1960 Ford Country Sedan
4dr Station Wagon, 6-pass.
8-cyl. 352cid/235hp 2bbl
With an experienced team and a lot of data.
The beginning of the 1960s was a transition time for Detroit, with the generous curves of the 1950s giving way to harder edges and a leaner look. And the while the compact Falcon’s introduction garnered most of the headlines for Ford, the completely redesigned full-size 1960 Fairlane was longer and larger than ever. The car’s new design moved away from the vertical tailfins of the second generation and towards a more space-age look. The only parts in common with a 1959 model were in the drivetrain, and the car rode on a new 119-inch wheelbase. The company also introduced the Galaxie at the top of the range, relegating the Fairlane to the lower middle end of the full size market, and in fact the Fairlane became the least expensive Ford line.
Engine options for the 1960 Fairlane included a 223-cid inline six-cylinder engine rated at 145 hp, and a pair of V-8 engines at 292 and 352 cid, with the former making 185 hp and the latter ringing up either 235 or 300 hp depending on carburetion. The 1961 Fairlane options list had all of the 1960 engines as well as a 390-cid big block V-8, and both a 144- and 170-cid six-cylinder engine.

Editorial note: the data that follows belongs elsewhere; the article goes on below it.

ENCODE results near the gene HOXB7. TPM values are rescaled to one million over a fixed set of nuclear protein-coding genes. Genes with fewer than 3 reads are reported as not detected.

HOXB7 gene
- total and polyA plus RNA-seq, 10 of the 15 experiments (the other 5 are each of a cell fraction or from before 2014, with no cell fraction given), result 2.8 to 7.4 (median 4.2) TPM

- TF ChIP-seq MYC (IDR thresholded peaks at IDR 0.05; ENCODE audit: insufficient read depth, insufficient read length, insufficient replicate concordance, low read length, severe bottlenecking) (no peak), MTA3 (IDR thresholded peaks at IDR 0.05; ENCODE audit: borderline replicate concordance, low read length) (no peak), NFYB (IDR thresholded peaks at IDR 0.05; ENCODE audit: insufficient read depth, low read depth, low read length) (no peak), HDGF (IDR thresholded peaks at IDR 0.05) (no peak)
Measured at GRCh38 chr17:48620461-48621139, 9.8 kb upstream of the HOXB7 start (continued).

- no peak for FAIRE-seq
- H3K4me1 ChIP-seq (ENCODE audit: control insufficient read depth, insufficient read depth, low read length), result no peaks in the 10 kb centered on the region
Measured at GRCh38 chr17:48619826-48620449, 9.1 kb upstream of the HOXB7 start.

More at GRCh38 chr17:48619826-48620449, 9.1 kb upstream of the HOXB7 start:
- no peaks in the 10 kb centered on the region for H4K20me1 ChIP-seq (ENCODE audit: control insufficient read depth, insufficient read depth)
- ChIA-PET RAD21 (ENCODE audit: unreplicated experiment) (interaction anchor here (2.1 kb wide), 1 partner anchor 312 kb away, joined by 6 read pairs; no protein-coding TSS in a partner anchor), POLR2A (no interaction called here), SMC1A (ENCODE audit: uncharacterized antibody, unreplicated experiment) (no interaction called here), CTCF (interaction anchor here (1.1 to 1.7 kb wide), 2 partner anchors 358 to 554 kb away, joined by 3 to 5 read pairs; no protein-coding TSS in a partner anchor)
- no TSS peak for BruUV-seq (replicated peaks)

Body styles for the 1961 Fairlane were two- or four-door sedans and a rare two-door business coupe that came with a parcel shelf in place of the back seat. The 1961 models featured a two-door club sedan and a four-door town sedan, while the uplevel Fairlane 500 was sold as a four-door town or club sedan or a two-door club sedan.
The 1960 Fairlane featured a horizontal fin that stretched the entire length of the body, capped with a chrome accent trim. The body sides were sculpted, with wheel arches that trail off to the rear, suggesting speed. The greenhouse was designed with small pillars, giving the car an open feeling. Bumpers are handsome, yet understated. Taillights in this year are an unusual half-round over the rear bumper.
For 1961, Ford smoothed the sides of the Fairlane. The designers also shortened and angled the fins, starting at the front door handles and flowing back to the rear end of the car. An additional cut-line was placed on the front fenders, ending at a smooth driver’s side door. The front end was also less elaborate, making the car substantially smoother. Emphasizing the space-age look, the taillights went to the round jet-engine look along with the rest of the Ford line.
Large, roomy, and pleasantly styled, the 1960 and 1961 Ford Fairlane is surprisingly rare today, though the variety of configurations mean that there is likely a Fairlane to fit virtually any need if it can be found. Most enthusiasts seek out the more powerful four-barrel 352-cid V-8 engines in 1960 cars and the 352 or 390 engines from 1961. Of the two years for this transitional model, 1960 offers more glamorous bodywork, though some buyers prefer the smoother lines of the 1961.